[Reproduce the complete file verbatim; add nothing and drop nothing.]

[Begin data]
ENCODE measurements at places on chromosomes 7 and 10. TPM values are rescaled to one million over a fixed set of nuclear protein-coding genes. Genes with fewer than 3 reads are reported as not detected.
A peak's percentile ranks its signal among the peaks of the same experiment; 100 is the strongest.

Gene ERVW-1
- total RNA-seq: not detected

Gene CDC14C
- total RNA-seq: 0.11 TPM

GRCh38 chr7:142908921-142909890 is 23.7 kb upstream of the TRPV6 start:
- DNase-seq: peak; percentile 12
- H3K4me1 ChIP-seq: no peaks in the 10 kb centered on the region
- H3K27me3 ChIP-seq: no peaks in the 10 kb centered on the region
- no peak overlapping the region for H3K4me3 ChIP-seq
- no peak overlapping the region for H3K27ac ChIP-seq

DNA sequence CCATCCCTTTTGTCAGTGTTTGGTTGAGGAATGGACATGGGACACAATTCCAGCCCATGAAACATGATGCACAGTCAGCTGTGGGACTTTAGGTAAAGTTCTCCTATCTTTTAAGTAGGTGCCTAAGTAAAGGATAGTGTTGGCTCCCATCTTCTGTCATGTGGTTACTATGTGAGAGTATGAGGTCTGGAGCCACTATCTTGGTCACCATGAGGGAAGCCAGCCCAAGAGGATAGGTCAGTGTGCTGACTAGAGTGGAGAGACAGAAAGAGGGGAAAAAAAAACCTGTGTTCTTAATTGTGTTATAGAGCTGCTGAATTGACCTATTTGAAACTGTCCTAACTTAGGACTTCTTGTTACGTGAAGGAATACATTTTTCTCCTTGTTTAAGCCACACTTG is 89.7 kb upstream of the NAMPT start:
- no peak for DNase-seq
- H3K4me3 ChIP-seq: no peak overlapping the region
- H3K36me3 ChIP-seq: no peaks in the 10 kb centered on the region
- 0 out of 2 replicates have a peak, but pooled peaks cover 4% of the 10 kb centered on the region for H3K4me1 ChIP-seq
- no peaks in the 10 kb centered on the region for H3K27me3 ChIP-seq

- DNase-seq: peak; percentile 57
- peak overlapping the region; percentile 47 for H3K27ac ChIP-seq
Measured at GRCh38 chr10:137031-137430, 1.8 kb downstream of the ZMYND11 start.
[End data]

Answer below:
ENCODE measurements at places on chromosomes 7 and 10. TPM values are rescaled to one million over a fixed set of nuclear protein-coding genes. Genes with fewer than 3 reads are reported as not detected.
A peak's percentile ranks its signal among the peaks of the same experiment; 100 is the strongest.

Gene ERVW-1
- total RNA-seq: not detected

Gene CDC14C
- total RNA-seq: 0.11 TPM

GRCh38 chr7:142908921-142909890 is 23.7 kb upstream of the TRPV6 start:
- DNase-seq: peak; percentile 12
- H3K4me1 ChIP-seq: no peaks in the 10 kb centered on the region
- H3K27me3 ChIP-seq: no peaks in the 10 kb centered on the region
- no peak overlapping the region for H3K4me3 ChIP-seq
- no peak overlapping the region for H3K27ac ChIP-seq

DNA sequence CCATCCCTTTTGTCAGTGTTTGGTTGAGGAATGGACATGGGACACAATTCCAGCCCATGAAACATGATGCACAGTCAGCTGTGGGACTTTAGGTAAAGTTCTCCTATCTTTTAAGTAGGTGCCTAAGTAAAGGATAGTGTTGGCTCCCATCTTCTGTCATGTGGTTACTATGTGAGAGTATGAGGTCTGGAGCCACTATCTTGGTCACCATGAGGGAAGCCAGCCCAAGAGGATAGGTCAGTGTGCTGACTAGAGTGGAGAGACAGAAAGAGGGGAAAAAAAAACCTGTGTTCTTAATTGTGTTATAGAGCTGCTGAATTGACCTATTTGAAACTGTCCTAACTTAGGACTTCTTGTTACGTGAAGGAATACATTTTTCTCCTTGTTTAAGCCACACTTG is 89.7 kb upstream of the NAMPT start:
- no peak for DNase-seq
- H3K4me3 ChIP-seq: no peak overlapping the region
- H3K36me3 ChIP-seq: no peaks in the 10 kb centered on the region
- 0 out of 2 replicates have a peak, but pooled peaks cover 4% of the 10 kb centered on the region for H3K4me1 ChIP-seq
- no peaks in the 10 kb centered on the region for H3K27me3 ChIP-seq

- DNase-seq: peak; percentile 57
- peak overlapping the region; percentile 47 for H3K27ac ChIP-seq
Measured at GRCh38 chr10:137031-137430, 1.8 kb downstream of the ZMYND11 start.